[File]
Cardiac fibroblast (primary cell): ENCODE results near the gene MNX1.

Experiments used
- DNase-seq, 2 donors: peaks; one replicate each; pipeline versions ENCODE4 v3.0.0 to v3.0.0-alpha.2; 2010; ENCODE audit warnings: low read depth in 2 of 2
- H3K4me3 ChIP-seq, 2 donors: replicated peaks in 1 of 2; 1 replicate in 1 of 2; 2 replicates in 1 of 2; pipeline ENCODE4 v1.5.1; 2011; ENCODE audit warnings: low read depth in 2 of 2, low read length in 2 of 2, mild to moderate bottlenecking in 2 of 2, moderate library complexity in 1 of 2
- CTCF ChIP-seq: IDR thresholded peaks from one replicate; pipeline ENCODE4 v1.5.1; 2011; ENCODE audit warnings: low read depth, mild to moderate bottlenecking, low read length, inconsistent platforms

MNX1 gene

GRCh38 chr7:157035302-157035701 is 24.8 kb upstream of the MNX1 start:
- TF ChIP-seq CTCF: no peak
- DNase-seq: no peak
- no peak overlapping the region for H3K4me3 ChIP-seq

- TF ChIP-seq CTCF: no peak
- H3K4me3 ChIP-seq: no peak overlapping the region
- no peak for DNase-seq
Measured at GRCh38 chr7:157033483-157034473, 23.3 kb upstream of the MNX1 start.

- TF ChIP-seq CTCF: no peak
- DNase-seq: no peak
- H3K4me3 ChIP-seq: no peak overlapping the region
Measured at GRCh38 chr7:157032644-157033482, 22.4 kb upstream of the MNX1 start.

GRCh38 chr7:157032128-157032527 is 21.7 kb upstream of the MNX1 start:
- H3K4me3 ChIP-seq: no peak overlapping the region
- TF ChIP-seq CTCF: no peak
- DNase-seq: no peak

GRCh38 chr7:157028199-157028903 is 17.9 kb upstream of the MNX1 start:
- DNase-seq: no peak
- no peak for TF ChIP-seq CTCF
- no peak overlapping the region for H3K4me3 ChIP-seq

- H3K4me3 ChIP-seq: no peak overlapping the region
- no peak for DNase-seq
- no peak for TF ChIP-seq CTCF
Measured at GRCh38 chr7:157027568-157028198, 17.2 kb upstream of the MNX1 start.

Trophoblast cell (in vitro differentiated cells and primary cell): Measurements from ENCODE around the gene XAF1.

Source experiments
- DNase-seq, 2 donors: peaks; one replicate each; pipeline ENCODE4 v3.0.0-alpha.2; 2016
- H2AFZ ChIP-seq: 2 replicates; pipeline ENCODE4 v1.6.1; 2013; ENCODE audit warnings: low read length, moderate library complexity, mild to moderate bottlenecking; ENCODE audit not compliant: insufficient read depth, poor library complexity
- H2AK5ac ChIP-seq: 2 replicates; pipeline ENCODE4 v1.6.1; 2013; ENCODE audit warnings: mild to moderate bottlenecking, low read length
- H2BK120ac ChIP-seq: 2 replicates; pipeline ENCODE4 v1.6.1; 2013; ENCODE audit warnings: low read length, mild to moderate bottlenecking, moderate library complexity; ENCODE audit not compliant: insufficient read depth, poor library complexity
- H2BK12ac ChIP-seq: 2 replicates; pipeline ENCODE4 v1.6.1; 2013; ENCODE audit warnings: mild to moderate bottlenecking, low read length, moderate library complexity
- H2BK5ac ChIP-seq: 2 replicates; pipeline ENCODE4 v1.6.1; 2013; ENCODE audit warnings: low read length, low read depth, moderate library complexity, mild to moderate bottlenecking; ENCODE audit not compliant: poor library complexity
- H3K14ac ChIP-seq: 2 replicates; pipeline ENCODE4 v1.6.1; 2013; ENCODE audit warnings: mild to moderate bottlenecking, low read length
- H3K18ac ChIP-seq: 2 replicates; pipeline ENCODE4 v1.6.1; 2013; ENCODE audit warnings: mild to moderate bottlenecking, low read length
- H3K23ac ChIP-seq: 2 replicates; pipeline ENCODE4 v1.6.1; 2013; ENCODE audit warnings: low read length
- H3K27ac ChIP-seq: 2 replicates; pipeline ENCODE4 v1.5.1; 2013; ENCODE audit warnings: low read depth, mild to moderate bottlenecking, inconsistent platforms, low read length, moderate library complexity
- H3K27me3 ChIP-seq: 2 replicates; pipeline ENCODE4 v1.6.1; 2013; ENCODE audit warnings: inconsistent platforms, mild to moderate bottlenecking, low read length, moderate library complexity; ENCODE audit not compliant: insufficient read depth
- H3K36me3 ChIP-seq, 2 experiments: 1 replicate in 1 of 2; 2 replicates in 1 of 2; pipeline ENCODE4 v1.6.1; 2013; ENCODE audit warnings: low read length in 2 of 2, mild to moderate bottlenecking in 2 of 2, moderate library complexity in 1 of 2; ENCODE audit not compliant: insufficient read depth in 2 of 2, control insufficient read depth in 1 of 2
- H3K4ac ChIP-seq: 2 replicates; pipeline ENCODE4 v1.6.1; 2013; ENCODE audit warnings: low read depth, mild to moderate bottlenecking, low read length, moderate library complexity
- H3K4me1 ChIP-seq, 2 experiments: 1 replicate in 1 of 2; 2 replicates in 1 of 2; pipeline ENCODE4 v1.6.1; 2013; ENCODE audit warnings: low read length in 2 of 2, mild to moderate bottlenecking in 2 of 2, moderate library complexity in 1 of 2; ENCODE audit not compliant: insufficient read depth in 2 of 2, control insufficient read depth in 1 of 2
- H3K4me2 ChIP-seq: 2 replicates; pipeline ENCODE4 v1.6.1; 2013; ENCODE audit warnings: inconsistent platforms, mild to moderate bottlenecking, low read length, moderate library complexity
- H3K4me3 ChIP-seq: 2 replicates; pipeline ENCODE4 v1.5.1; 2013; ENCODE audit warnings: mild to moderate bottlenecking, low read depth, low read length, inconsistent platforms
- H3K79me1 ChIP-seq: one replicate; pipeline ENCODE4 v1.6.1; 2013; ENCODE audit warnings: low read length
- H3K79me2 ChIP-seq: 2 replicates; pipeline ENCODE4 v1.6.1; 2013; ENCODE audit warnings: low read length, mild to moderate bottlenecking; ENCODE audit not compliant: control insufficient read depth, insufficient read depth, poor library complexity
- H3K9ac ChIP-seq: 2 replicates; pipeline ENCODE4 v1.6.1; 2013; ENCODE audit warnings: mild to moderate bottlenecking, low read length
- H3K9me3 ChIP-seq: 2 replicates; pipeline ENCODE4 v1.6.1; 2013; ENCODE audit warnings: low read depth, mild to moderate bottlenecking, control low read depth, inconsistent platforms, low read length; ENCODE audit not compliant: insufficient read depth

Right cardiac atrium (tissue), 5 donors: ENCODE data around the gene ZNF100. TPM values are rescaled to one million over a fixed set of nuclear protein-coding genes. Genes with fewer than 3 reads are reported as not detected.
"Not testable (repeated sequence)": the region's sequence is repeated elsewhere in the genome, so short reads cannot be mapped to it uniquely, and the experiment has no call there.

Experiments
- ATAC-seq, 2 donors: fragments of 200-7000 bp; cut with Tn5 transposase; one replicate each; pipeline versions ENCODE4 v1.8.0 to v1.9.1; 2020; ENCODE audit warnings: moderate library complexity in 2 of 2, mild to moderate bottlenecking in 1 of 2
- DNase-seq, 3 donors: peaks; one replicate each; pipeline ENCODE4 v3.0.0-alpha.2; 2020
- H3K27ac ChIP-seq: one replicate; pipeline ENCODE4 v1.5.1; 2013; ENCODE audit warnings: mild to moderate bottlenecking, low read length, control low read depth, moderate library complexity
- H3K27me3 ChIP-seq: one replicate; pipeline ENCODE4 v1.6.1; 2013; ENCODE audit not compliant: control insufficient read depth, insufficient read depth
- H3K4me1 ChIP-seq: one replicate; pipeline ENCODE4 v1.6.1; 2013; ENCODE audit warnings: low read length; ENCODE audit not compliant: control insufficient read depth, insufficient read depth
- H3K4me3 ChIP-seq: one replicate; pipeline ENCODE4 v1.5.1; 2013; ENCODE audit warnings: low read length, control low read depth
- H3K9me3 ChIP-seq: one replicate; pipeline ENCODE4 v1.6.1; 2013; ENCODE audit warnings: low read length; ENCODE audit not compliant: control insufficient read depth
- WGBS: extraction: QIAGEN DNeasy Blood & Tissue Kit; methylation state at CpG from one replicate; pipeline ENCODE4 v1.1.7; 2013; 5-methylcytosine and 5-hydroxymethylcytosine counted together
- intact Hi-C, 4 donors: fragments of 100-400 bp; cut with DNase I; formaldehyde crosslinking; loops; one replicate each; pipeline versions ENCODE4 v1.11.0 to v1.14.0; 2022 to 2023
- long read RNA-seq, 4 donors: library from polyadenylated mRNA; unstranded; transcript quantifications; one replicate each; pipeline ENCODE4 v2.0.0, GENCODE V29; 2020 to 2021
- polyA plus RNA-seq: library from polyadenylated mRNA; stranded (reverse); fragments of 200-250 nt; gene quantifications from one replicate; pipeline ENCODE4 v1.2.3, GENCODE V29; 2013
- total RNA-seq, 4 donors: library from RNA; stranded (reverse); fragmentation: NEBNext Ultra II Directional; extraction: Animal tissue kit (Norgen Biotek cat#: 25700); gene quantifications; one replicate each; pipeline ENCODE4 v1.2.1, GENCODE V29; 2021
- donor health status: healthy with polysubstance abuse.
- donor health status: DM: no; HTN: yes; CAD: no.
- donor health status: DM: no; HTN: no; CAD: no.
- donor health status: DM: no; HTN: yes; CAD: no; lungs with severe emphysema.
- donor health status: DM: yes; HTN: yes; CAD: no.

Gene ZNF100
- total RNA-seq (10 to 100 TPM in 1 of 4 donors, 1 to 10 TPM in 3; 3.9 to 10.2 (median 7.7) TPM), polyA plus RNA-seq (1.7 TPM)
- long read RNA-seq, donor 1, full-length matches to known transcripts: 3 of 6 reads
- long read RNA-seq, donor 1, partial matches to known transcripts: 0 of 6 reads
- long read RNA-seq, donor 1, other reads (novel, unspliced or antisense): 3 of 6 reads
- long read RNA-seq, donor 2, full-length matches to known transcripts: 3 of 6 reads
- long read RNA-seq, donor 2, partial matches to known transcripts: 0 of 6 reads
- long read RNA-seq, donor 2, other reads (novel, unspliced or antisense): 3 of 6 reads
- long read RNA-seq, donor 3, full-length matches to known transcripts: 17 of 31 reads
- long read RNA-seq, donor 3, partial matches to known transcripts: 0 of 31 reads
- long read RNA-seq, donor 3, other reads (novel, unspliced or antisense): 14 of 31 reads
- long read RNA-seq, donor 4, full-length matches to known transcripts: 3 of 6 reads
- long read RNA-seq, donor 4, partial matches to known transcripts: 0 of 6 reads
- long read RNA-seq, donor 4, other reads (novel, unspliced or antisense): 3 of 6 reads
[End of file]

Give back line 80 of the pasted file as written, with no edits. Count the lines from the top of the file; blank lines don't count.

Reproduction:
- long read RNA-seq, donor 2, other reads (novel, unspliced or antisense): 3 of 6 reads